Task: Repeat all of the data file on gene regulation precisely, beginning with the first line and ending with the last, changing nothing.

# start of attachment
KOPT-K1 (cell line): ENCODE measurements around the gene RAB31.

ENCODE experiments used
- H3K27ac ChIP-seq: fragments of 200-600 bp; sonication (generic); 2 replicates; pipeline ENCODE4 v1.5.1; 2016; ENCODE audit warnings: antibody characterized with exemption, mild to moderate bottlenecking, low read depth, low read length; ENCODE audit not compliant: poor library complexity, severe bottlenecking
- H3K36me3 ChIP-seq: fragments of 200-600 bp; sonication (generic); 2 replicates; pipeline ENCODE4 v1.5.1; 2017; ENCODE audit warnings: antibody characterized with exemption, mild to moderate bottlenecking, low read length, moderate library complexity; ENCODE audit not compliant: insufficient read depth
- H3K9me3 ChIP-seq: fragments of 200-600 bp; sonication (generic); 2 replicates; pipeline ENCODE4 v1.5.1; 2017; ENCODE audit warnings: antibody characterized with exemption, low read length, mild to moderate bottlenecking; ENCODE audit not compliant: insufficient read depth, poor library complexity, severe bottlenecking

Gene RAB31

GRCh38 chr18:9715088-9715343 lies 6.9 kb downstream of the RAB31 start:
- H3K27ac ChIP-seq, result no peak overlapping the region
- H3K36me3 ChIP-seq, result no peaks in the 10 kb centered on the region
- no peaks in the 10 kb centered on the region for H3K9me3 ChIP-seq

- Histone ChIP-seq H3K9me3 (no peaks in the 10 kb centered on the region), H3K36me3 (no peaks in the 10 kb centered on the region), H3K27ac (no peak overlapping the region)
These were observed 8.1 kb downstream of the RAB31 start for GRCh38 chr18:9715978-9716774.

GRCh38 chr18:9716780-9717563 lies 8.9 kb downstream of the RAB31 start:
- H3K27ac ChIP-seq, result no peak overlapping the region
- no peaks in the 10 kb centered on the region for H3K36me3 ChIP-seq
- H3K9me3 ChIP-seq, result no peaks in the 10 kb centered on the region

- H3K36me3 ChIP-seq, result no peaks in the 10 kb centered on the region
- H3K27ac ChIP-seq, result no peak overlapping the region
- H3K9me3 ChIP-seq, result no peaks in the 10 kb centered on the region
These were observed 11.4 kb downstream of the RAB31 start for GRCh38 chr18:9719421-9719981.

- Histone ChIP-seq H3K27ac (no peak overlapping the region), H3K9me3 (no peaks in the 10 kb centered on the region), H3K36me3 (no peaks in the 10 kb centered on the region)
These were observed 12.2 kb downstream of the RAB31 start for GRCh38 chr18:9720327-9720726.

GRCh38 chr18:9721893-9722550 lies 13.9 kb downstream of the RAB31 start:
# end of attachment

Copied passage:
KOPT-K1 (cell line): ENCODE measurements around the gene RAB31.

ENCODE experiments used
- H3K27ac ChIP-seq: fragments of 200-600 bp; sonication (generic); 2 replicates; pipeline ENCODE4 v1.5.1; 2016; ENCODE audit warnings: antibody characterized with exemption, mild to moderate bottlenecking, low read depth, low read length; ENCODE audit not compliant: poor library complexity, severe bottlenecking
- H3K36me3 ChIP-seq: fragments of 200-600 bp; sonication (generic); 2 replicates; pipeline ENCODE4 v1.5.1; 2017; ENCODE audit warnings: antibody characterized with exemption, mild to moderate bottlenecking, low read length, moderate library complexity; ENCODE audit not compliant: insufficient read depth
- H3K9me3 ChIP-seq: fragments of 200-600 bp; sonication (generic); 2 replicates; pipeline ENCODE4 v1.5.1; 2017; ENCODE audit warnings: antibody characterized with exemption, low read length, mild to moderate bottlenecking; ENCODE audit not compliant: insufficient read depth, poor library complexity, severe bottlenecking

Gene RAB31

GRCh38 chr18:9715088-9715343 lies 6.9 kb downstream of the RAB31 start:
- H3K27ac ChIP-seq, result no peak overlapping the region
- H3K36me3 ChIP-seq, result no peaks in the 10 kb centered on the region
- no peaks in the 10 kb centered on the region for H3K9me3 ChIP-seq

- Histone ChIP-seq H3K9me3 (no peaks in the 10 kb centered on the region), H3K36me3 (no peaks in the 10 kb centered on the region), H3K27ac (no peak overlapping the region)
These were observed 8.1 kb downstream of the RAB31 start for GRCh38 chr18:9715978-9716774.

GRCh38 chr18:9716780-9717563 lies 8.9 kb downstream of the RAB31 start:
- H3K27ac ChIP-seq, result no peak overlapping the region
- no peaks in the 10 kb centered on the region for H3K36me3 ChIP-seq
- H3K9me3 ChIP-seq, result no peaks in the 10 kb centered on the region

- H3K36me3 ChIP-seq, result no peaks in the 10 kb centered on the region
- H3K27ac ChIP-seq, result no peak overlapping the region
- H3K9me3 ChIP-seq, result no peaks in the 10 kb centered on the region
These were observed 11.4 kb downstream of the RAB31 start for GRCh38 chr18:9719421-9719981.

- Histone ChIP-seq H3K27ac (no peak overlapping the region), H3K9me3 (no peaks in the 10 kb centered on the region), H3K36me3 (no peaks in the 10 kb centered on the region)
These were observed 12.2 kb downstream of the RAB31 start for GRCh38 chr18:9720327-9720726.

GRCh38 chr18:9721893-9722550 lies 13.9 kb downstream of the RAB31 start: